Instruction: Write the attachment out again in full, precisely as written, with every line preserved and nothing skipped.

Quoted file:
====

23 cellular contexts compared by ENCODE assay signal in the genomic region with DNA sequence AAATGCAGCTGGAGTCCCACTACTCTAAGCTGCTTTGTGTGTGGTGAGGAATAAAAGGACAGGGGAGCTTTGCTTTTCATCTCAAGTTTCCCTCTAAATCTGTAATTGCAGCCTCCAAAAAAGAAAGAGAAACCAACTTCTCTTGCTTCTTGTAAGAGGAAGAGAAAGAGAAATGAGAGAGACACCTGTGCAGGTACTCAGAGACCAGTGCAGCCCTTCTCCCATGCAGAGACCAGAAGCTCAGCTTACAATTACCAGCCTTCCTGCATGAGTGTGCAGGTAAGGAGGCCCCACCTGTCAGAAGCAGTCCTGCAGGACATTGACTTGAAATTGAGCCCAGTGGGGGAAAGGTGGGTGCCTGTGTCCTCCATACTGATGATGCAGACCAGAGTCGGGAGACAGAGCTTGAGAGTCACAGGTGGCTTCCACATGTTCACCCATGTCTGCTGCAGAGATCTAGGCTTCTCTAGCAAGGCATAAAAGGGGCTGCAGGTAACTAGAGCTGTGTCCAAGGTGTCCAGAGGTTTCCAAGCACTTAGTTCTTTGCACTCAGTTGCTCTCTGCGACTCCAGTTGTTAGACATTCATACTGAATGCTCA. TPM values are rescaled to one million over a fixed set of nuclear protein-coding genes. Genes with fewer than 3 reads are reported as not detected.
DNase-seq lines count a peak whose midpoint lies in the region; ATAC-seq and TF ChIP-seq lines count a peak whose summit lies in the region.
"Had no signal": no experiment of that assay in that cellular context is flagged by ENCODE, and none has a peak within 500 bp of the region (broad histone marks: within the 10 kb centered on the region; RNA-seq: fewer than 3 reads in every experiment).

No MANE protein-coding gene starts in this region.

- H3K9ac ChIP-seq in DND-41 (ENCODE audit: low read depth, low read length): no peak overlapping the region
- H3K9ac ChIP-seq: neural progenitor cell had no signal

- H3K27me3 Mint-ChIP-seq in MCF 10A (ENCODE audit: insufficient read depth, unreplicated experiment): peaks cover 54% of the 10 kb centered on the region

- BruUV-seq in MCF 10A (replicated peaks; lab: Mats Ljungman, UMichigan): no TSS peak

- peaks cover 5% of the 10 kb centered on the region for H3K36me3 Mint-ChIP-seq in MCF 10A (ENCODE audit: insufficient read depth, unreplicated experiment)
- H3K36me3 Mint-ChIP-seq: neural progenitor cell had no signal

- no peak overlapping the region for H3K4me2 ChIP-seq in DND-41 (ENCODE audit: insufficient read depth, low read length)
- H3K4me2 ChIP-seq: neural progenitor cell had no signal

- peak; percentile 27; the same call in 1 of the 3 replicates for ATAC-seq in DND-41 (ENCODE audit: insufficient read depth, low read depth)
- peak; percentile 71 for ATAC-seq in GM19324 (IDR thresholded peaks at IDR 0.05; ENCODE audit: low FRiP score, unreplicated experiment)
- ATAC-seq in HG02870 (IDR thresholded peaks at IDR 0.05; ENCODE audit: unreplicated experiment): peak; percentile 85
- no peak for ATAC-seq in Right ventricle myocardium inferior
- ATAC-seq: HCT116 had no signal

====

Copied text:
23 cellular contexts compared by ENCODE assay signal in the genomic region with DNA sequence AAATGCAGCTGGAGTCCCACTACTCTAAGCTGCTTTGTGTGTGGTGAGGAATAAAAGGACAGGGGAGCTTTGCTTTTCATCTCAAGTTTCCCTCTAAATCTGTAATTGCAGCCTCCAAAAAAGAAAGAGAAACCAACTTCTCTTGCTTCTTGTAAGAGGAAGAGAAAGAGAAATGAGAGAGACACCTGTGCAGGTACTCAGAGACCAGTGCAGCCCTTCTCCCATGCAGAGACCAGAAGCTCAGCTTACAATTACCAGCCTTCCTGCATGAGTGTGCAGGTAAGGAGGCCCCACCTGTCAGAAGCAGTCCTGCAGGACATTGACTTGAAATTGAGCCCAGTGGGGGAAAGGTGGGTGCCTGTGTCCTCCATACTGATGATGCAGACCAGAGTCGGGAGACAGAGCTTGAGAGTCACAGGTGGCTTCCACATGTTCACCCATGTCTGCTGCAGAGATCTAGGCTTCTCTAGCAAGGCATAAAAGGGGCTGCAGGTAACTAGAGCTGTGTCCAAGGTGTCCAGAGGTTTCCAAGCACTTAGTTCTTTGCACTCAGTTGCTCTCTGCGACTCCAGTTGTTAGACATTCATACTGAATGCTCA. TPM values are rescaled to one million over a fixed set of nuclear protein-coding genes. Genes with fewer than 3 reads are reported as not detected.
DNase-seq lines count a peak whose midpoint lies in the region; ATAC-seq and TF ChIP-seq lines count a peak whose summit lies in the region.
"Had no signal": no experiment of that assay in that cellular context is flagged by ENCODE, and none has a peak within 500 bp of the region (broad histone marks: within the 10 kb centered on the region; RNA-seq: fewer than 3 reads in every experiment).

No MANE protein-coding gene starts in this region.

- H3K9ac ChIP-seq in DND-41 (ENCODE audit: low read depth, low read length): no peak overlapping the region
- H3K9ac ChIP-seq: neural progenitor cell had no signal

- H3K27me3 Mint-ChIP-seq in MCF 10A (ENCODE audit: insufficient read depth, unreplicated experiment): peaks cover 54% of the 10 kb centered on the region

- BruUV-seq in MCF 10A (replicated peaks; lab: Mats Ljungman, UMichigan): no TSS peak

- peaks cover 5% of the 10 kb centered on the region for H3K36me3 Mint-ChIP-seq in MCF 10A (ENCODE audit: insufficient read depth, unreplicated experiment)
- H3K36me3 Mint-ChIP-seq: neural progenitor cell had no signal

- no peak overlapping the region for H3K4me2 ChIP-seq in DND-41 (ENCODE audit: insufficient read depth, low read length)
- H3K4me2 ChIP-seq: neural progenitor cell had no signal

- peak; percentile 27; the same call in 1 of the 3 replicates for ATAC-seq in DND-41 (ENCODE audit: insufficient read depth, low read depth)
- peak; percentile 71 for ATAC-seq in GM19324 (IDR thresholded peaks at IDR 0.05; ENCODE audit: low FRiP score, unreplicated experiment)
- ATAC-seq in HG02870 (IDR thresholded peaks at IDR 0.05; ENCODE audit: unreplicated experiment): peak; percentile 85
- no peak for ATAC-seq in Right ventricle myocardium inferior
- ATAC-seq: HCT116 had no signal